What does "Faithful Citizenship" say about international development?
"The United States has the responsibility to take the lead in addressing the scandal of poverty and underdevelopment. Our nation should help to humanize globalization, addressing its negative consequences and spreading its benefits, especially among the world's poor. The United States also has a unique opportunity to use its power in partnership with others to build a more just and peaceful world.
- The United States should take a leading role in helping to alleviate global poverty through substantially increased development aid for the poorest countries, more equitable trade policies, and continuing efforts to relieve the crushing burdens of debt and disease....
- The United States should provide political and financial support for beneficial United Nations programs and reforms, for other international bodies, and for international law, so that together these institutions may become more responsible and responsive agents for addressing global problems." #88
Forming Consciences for Faithful Citizenship, by the U.S. Conference of Catholic Bishops (November 2007)
For more, see "Catholic Social Teaching on International Development."
What does the Democratic National Platform say about international development?
"To renew American leadership in the world, we will strengthen our common security by investing in our common humanity. In countries wracked by poverty and conflict, citizens long to enjoy freedom from want. Because extremely poor societies and weak states provide optimal breeding grounds for terrorism, disease, and conflict, the United States has a direct national security interest in dramatically reducing global poverty and joining with our allies in sharing more of our riches to help those most in need.
"It is time to make the U.N. Millennium Development Goals, which aim to cut extreme poverty in half by 2015, America's goals as well. We need to invest in building capable, democratic states that can establish healthy and educated communities, develop markets, and generate wealth. Such states would also have greater institutional capacities to fight terrorism, halt the spread of deadly weapons, and build health-care infrastructures to prevent, detect, and treat deadly diseases such as HIV/AIDS, malaria, and avian flu.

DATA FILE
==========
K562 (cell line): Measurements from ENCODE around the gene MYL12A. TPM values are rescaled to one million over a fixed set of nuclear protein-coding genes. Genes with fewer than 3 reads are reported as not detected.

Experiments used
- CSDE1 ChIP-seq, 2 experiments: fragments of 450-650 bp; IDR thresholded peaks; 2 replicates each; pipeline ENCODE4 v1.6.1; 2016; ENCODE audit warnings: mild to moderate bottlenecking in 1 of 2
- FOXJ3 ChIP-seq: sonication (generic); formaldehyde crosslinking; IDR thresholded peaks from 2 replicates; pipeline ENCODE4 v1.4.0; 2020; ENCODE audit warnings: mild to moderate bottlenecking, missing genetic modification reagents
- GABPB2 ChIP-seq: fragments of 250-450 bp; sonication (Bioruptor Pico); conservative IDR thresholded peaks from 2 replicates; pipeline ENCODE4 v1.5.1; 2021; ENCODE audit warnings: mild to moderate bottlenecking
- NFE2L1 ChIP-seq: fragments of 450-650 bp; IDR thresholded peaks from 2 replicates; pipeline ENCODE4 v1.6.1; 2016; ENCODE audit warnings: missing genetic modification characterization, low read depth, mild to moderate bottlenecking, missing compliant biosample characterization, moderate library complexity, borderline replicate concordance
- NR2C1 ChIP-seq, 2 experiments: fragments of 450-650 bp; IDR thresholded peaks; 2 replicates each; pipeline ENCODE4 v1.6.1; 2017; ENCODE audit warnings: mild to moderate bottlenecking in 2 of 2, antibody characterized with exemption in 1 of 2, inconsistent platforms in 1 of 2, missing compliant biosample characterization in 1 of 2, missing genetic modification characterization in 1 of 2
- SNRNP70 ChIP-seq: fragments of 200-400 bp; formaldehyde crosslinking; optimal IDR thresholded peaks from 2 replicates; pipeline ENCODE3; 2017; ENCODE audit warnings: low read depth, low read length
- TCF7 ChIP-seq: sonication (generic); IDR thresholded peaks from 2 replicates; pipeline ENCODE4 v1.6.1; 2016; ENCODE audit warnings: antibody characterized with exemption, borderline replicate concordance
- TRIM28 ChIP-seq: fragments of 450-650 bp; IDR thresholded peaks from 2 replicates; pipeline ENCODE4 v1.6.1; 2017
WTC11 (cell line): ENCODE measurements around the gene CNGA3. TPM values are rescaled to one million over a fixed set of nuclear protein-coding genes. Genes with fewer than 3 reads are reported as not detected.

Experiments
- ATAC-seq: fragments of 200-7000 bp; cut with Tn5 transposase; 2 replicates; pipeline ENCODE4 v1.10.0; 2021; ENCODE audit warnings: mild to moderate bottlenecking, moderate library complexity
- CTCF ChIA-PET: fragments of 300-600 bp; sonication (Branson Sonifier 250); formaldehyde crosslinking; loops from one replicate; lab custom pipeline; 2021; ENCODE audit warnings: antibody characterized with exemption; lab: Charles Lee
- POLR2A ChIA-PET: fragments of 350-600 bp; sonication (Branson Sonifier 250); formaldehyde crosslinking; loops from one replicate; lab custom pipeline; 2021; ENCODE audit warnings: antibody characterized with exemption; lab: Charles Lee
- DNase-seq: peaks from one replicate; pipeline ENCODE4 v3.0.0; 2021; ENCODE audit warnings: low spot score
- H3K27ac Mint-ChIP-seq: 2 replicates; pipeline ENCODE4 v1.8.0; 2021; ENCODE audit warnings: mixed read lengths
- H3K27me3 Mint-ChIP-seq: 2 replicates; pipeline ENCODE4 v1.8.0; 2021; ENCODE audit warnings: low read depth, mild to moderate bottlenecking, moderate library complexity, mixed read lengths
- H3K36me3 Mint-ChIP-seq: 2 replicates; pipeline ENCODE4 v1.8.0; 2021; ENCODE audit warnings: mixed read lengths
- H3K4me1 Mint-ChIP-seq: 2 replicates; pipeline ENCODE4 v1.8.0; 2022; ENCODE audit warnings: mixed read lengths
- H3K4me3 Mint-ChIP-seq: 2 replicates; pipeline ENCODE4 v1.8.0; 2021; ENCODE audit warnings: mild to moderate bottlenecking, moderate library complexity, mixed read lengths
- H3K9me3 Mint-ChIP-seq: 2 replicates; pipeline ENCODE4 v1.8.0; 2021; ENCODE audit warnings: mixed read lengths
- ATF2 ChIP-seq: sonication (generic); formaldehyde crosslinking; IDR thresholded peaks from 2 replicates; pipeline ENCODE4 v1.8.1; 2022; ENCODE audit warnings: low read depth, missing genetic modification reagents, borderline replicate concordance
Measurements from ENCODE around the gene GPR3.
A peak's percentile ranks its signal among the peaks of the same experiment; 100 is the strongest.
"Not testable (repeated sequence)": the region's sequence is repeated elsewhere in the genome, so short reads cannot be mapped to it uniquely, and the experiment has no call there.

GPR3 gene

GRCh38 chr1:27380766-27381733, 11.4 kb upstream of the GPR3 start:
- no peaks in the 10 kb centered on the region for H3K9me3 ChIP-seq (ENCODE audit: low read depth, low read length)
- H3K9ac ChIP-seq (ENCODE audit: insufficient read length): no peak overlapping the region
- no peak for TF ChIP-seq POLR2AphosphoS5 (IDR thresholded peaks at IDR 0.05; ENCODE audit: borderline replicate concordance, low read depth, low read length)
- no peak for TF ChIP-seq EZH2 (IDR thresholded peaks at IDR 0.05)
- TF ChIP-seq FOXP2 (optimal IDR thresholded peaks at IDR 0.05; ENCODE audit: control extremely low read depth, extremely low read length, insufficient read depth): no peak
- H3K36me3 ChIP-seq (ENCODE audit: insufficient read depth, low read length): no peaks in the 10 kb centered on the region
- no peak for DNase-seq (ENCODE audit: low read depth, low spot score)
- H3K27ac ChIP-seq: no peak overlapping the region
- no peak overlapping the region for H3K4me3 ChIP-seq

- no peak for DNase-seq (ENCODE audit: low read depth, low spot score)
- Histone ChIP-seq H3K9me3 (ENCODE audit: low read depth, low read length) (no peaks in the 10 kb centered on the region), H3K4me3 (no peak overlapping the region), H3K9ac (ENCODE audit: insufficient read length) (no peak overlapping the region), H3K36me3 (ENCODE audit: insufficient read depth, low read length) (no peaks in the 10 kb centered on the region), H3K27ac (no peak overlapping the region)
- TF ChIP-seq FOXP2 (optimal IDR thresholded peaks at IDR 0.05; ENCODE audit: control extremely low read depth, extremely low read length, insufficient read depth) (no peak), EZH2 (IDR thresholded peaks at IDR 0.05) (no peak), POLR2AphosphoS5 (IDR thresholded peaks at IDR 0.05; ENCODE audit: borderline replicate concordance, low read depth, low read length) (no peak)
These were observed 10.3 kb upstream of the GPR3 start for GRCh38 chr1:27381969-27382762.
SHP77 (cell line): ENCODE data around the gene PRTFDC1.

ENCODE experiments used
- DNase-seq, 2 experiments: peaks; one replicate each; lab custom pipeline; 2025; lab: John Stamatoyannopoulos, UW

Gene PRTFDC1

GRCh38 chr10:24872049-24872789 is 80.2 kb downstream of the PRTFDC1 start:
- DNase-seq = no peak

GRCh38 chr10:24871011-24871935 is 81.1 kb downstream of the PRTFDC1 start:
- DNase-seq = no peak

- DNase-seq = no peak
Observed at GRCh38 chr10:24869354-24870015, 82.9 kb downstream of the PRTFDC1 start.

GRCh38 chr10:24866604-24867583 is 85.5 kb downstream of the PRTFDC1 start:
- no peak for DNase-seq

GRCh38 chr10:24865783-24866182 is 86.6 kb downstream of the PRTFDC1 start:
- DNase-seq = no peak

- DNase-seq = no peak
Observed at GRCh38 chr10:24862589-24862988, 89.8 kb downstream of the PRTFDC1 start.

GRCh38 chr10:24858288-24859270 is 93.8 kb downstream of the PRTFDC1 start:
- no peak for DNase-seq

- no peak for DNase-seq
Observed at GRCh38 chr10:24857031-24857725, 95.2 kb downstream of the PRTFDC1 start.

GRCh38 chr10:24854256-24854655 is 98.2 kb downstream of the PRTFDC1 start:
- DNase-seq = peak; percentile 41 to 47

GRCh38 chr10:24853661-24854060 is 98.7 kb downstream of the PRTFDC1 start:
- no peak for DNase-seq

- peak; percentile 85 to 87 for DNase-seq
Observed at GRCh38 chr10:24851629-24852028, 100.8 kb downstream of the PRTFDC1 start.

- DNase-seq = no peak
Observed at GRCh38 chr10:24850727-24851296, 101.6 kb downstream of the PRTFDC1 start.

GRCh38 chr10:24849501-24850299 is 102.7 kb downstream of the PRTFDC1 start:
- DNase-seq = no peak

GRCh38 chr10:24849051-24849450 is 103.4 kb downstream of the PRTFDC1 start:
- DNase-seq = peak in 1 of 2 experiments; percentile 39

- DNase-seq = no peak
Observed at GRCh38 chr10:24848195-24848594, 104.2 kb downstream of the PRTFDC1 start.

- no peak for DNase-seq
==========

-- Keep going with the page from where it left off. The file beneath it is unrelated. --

"We will double our annual investment in meeting these challenges to $50 billion by 2012 and ensure that those new resources are directed toward worthwhile goals. We will work with philanthropic organizations and the private sector to invest in development and poverty reduction. But if America is going to help others build more just and secure societies, our trade deals, debt relief, and foreign aid must not come as blank checks. We will recognize the fragility of small nations in the Caribbean, the Americas, Africa, and Asia and work with them to successfully transition to a new global economy. We will couple our support with an insistent call for reform, to combat the corruption that rots societies and governments from within. As part of this new funding, we will create a $2 billion Global Education Fund that will bring the world together in eliminating the global education deficit with the goal of supporting a free, quality, basic education for every child in the world. Education increases incomes, reduces poverty, strengthens communities, prevents the spread of disease, improves child and maternal health, and empowers women and girls. We cannot hope to shape a world where opportunity outweighs danger unless we ensure that every child everywhere is taught to build and not to destroy."
What does Barack Obama say about international development?
"Will we extend our hand to the people in the forgotten corners of this world who yearn for lives marked by dignity and opportunity; by security and justice? Will we lift the child in Bangladesh from poverty, shelter the refugee in Chad, and banish the scourge of AIDS in our time?" "A World that Stands as One," Berlin, Germany, July 24th, 2008